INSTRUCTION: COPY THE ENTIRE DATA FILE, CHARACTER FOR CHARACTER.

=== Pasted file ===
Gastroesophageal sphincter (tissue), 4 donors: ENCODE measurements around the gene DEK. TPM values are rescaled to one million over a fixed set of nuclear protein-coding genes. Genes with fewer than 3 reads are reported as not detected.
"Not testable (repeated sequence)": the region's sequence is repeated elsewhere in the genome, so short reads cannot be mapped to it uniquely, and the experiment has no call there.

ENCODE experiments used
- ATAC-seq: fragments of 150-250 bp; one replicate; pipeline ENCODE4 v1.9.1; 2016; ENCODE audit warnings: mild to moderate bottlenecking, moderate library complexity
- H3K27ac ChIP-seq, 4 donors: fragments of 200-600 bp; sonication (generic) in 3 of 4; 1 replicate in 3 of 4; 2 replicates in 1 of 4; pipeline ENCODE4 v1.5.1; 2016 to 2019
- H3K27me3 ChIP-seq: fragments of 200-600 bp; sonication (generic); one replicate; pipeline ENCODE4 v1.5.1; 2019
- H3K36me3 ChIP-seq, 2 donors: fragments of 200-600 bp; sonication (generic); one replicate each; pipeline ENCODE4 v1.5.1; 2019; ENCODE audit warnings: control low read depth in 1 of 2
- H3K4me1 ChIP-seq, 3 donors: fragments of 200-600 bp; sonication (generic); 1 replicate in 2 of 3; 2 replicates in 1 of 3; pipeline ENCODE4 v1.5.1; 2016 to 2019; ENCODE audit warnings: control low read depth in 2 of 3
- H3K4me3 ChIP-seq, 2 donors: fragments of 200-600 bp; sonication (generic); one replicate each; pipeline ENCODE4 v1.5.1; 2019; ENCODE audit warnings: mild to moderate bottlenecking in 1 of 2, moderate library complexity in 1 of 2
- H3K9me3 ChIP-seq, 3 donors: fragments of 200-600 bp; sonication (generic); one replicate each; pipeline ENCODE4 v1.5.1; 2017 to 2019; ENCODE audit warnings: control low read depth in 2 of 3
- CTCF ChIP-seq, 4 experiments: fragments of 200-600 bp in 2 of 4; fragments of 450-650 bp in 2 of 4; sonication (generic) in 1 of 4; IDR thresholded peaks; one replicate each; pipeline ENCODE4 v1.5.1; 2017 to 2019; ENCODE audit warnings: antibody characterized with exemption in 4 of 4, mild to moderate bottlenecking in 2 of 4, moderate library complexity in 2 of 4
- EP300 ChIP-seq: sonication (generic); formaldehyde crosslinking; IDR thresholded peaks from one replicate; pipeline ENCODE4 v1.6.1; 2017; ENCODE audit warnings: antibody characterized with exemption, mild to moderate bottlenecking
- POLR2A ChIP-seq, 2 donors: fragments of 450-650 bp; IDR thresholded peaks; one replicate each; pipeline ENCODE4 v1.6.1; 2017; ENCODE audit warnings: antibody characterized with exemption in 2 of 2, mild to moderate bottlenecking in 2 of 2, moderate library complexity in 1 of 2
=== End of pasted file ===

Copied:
Gastroesophageal sphincter (tissue), 4 donors: ENCODE measurements around the gene DEK. TPM values are rescaled to one million over a fixed set of nuclear protein-coding genes. Genes with fewer than 3 reads are reported as not detected.
"Not testable (repeated sequence)": the region's sequence is repeated elsewhere in the genome, so short reads cannot be mapped to it uniquely, and the experiment has no call there.

ENCODE experiments used
- ATAC-seq: fragments of 150-250 bp; one replicate; pipeline ENCODE4 v1.9.1; 2016; ENCODE audit warnings: mild to moderate bottlenecking, moderate library complexity
- H3K27ac ChIP-seq, 4 donors: fragments of 200-600 bp; sonication (generic) in 3 of 4; 1 replicate in 3 of 4; 2 replicates in 1 of 4; pipeline ENCODE4 v1.5.1; 2016 to 2019
- H3K27me3 ChIP-seq: fragments of 200-600 bp; sonication (generic); one replicate; pipeline ENCODE4 v1.5.1; 2019
- H3K36me3 ChIP-seq, 2 donors: fragments of 200-600 bp; sonication (generic); one replicate each; pipeline ENCODE4 v1.5.1; 2019; ENCODE audit warnings: control low read depth in 1 of 2
- H3K4me1 ChIP-seq, 3 donors: fragments of 200-600 bp; sonication (generic); 1 replicate in 2 of 3; 2 replicates in 1 of 3; pipeline ENCODE4 v1.5.1; 2016 to 2019; ENCODE audit warnings: control low read depth in 2 of 3
- H3K4me3 ChIP-seq, 2 donors: fragments of 200-600 bp; sonication (generic); one replicate each; pipeline ENCODE4 v1.5.1; 2019; ENCODE audit warnings: mild to moderate bottlenecking in 1 of 2, moderate library complexity in 1 of 2
- H3K9me3 ChIP-seq, 3 donors: fragments of 200-600 bp; sonication (generic); one replicate each; pipeline ENCODE4 v1.5.1; 2017 to 2019; ENCODE audit warnings: control low read depth in 2 of 3
- CTCF ChIP-seq, 4 experiments: fragments of 200-600 bp in 2 of 4; fragments of 450-650 bp in 2 of 4; sonication (generic) in 1 of 4; IDR thresholded peaks; one replicate each; pipeline ENCODE4 v1.5.1; 2017 to 2019; ENCODE audit warnings: antibody characterized with exemption in 4 of 4, mild to moderate bottlenecking in 2 of 4, moderate library complexity in 2 of 4
- EP300 ChIP-seq: sonication (generic); formaldehyde crosslinking; IDR thresholded peaks from one replicate; pipeline ENCODE4 v1.6.1; 2017; ENCODE audit warnings: antibody characterized with exemption, mild to moderate bottlenecking
- POLR2A ChIP-seq, 2 donors: fragments of 450-650 bp; IDR thresholded peaks; one replicate each; pipeline ENCODE4 v1.6.1; 2017; ENCODE audit warnings: antibody characterized with exemption in 2 of 2, mild to moderate bottlenecking in 2 of 2, moderate library complexity in 1 of 2